I don’t think this is much of a stretch to say, and it’s probably more of an issue than most would want to admit. IT is very cautious about rocking the boat when it comes to desktop infrastructure change, with good reason.
Users are more self-sufficient than they ever have been and IT groups don’t want to break that. The days of insisting on locking down a workstation to make it a secure and predictably manageable asset are over. Users have won that battle for the most part. Apple and Blackberry are partially to blame for introducing productivity devices that blur the line between personal and business. Also, most service-based companies with professional staff have adopted the laptop as the primary issued user device, and in the consumer and corporate markets, sales of the iPad and MacBook is eating into traditional Intel-based laptop sales.
In short, the employee is a business device consumer, not just a user. What comes with a consumer mentality is this: users support themselves and demand full access and self-direction. Even in the most “locked-down” environments, IT security bends over backwards to provide flexibility in the architecture, like permitting and encrypting data on thumb drives instead of simply disallowing their use.
Somewhat related to the “consumerization” of IT end user devices is that most of the experience we’ve had in the past with “thin clients” is related to experience with Citrix, RDP and the cheap, horrible thin stations that were available the last time the industry set out to ‘thin’ the desktop. There are stories of thin stations and WinCE being thrown in dumpsters by the box load.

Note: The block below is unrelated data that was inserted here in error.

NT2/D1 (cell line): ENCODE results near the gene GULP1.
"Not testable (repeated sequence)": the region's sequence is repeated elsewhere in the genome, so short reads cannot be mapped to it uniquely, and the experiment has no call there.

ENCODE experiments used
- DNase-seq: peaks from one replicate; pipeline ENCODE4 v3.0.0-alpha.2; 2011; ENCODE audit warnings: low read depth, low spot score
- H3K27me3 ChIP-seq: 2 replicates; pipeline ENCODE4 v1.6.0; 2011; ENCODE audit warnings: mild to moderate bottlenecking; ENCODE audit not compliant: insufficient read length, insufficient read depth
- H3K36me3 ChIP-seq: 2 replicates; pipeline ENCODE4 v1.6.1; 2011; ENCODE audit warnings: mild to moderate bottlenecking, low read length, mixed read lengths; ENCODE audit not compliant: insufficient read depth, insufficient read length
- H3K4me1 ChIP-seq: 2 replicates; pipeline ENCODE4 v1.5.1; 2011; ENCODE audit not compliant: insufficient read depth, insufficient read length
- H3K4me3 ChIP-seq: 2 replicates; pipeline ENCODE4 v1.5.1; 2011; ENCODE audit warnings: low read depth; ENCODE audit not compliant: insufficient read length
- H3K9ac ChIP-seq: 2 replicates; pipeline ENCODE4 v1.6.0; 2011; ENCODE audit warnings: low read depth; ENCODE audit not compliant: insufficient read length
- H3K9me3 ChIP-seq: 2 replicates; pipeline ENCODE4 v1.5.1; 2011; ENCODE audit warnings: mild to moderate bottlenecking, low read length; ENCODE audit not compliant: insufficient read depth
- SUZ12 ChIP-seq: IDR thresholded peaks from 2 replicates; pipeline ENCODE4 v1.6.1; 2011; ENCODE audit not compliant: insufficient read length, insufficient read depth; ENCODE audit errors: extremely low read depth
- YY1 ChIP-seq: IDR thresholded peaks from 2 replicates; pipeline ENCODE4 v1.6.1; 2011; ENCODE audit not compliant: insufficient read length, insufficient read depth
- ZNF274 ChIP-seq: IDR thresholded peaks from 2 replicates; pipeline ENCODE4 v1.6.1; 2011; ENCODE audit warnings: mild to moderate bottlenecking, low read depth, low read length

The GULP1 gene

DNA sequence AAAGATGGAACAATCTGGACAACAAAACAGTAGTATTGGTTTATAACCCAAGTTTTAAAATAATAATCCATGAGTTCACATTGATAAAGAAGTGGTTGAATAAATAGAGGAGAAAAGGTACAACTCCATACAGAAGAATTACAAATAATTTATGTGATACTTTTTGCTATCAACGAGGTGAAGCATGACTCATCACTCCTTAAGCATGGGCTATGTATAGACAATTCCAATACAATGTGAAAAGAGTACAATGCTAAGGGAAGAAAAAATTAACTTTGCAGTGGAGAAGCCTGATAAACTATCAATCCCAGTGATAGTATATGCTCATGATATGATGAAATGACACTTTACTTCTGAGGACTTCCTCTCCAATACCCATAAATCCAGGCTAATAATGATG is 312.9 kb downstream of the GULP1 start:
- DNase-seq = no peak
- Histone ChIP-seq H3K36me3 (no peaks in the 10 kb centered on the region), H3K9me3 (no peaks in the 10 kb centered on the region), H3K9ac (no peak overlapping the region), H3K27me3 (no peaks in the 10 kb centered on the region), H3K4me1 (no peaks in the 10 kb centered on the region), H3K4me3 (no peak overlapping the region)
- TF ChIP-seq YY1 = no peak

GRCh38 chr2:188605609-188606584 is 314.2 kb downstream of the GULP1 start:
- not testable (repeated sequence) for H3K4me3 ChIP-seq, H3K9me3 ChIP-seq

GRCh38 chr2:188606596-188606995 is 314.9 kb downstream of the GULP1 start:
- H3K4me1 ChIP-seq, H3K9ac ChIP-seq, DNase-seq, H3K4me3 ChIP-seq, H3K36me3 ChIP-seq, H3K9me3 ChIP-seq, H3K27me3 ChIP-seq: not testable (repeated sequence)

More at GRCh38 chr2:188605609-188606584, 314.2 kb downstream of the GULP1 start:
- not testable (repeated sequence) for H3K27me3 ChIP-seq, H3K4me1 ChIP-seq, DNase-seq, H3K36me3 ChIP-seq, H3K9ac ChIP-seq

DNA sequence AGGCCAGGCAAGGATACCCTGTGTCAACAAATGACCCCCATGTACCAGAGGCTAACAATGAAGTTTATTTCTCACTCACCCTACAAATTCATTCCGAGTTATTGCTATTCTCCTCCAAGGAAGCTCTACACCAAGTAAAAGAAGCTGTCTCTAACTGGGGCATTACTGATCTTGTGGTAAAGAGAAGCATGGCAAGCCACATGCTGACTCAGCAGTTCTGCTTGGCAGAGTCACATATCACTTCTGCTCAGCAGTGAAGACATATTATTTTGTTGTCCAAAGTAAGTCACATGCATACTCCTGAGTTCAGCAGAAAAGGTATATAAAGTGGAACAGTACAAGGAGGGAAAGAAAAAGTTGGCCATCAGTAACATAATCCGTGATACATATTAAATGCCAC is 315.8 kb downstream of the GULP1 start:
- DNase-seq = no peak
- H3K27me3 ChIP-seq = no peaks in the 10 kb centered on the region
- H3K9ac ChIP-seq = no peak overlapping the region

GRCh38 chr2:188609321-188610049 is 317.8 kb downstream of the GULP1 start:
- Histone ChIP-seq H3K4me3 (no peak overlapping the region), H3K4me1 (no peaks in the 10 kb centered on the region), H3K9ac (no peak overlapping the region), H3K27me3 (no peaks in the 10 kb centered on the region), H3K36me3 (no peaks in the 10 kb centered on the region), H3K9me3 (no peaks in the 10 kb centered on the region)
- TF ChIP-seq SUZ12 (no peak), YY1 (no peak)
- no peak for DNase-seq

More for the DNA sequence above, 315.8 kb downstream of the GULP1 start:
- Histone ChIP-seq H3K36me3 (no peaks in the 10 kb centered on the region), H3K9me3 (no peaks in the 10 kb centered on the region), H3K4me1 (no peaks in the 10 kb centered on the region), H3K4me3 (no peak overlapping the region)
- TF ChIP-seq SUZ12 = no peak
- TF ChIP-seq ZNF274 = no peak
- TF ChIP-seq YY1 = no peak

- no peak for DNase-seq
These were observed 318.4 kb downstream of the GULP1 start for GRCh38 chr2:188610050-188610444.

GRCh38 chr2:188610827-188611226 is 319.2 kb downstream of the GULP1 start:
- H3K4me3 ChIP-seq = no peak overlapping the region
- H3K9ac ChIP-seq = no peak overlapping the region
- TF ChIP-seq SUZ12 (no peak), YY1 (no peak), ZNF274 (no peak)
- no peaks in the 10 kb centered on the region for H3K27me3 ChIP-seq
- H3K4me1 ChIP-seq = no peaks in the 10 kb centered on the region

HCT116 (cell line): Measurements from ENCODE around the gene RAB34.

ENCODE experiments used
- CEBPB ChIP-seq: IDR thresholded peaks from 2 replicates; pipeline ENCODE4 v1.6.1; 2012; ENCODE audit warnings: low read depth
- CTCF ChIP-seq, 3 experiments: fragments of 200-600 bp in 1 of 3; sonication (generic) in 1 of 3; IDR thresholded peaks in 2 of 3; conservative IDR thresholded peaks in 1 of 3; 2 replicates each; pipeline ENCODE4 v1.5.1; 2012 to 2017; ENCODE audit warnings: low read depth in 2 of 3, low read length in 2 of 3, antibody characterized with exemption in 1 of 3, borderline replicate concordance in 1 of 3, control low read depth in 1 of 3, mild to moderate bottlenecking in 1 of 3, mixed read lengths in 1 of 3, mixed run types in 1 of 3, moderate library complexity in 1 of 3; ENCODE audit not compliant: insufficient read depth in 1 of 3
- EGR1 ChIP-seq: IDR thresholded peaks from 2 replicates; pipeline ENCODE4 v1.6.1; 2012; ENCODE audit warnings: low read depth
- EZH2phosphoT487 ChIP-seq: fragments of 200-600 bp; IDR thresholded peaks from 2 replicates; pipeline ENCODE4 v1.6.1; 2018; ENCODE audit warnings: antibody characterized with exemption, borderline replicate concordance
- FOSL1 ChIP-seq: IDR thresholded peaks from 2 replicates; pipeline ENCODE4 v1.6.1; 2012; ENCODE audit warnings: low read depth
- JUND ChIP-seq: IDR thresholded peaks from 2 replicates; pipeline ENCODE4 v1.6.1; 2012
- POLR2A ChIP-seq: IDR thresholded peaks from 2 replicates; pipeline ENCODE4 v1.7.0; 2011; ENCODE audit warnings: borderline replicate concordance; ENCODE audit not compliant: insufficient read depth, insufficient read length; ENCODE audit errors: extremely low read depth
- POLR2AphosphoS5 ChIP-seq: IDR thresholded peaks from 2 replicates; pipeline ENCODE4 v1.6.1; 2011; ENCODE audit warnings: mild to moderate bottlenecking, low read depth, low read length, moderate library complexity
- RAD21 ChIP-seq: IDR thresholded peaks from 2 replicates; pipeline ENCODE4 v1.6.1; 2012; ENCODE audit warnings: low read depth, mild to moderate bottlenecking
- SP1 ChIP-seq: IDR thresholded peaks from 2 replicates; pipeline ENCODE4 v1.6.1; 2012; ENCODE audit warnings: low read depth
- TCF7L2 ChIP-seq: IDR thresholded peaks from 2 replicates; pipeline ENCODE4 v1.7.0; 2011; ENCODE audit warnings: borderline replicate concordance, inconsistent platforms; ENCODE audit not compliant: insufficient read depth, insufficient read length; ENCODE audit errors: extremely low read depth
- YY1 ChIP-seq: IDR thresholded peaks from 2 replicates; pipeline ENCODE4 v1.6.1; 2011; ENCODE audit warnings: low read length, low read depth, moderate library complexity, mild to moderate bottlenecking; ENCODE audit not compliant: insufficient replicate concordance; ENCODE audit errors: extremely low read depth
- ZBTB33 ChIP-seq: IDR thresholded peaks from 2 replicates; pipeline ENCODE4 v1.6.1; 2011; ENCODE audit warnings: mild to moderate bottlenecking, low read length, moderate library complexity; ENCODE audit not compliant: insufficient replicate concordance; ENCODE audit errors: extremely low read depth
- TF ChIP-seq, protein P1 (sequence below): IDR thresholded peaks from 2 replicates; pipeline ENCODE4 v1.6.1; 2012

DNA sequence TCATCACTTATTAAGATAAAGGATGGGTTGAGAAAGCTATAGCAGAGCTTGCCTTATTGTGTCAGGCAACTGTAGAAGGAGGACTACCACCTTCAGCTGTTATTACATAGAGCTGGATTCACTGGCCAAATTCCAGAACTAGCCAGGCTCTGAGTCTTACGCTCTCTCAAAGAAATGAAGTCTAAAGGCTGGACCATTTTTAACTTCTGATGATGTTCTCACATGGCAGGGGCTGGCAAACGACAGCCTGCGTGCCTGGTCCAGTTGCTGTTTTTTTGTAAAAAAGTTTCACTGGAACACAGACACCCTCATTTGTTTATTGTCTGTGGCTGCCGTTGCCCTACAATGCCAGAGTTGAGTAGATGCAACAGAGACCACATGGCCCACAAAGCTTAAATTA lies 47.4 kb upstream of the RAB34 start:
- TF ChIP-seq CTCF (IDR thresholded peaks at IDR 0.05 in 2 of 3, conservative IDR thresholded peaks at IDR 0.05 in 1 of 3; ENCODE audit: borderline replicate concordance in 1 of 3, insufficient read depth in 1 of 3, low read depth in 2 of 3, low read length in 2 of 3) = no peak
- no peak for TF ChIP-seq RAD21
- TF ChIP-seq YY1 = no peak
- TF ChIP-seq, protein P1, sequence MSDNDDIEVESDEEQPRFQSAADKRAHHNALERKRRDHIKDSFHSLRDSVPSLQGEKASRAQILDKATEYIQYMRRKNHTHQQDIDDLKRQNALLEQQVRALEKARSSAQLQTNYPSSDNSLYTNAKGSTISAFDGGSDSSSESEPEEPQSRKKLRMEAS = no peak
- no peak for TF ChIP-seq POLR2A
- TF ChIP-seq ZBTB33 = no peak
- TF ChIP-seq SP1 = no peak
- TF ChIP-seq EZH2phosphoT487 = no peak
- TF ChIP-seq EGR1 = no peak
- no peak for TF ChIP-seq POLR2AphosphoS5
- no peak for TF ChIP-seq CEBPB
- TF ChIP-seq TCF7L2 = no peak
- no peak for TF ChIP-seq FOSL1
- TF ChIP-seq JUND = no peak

Any solution that changes the desktop has to meet or exceed the performance expectations of the user. Without the same level of responsiveness and a similar look, feel and openness (meaning user-level control) there will be resistance. Basically, the coolness and usability cannot be lost in order to gain the confidence of the user community.
To change the desktop while using terms like “standardization” and “security” and “centralized” that sound too restrictive and add perceived complexity of a new delivery architecture, appears daunting to an IT organization with an already thin staff.
So, the deck is stacked against IT. It is just too hard, too complicated and too risky for a screaming user community.
Those who throw out a “switch to VDI” mantra have to take these real and justifiable fears into account.
Sr. Consultant Specialist in Virtualization and IT Strategy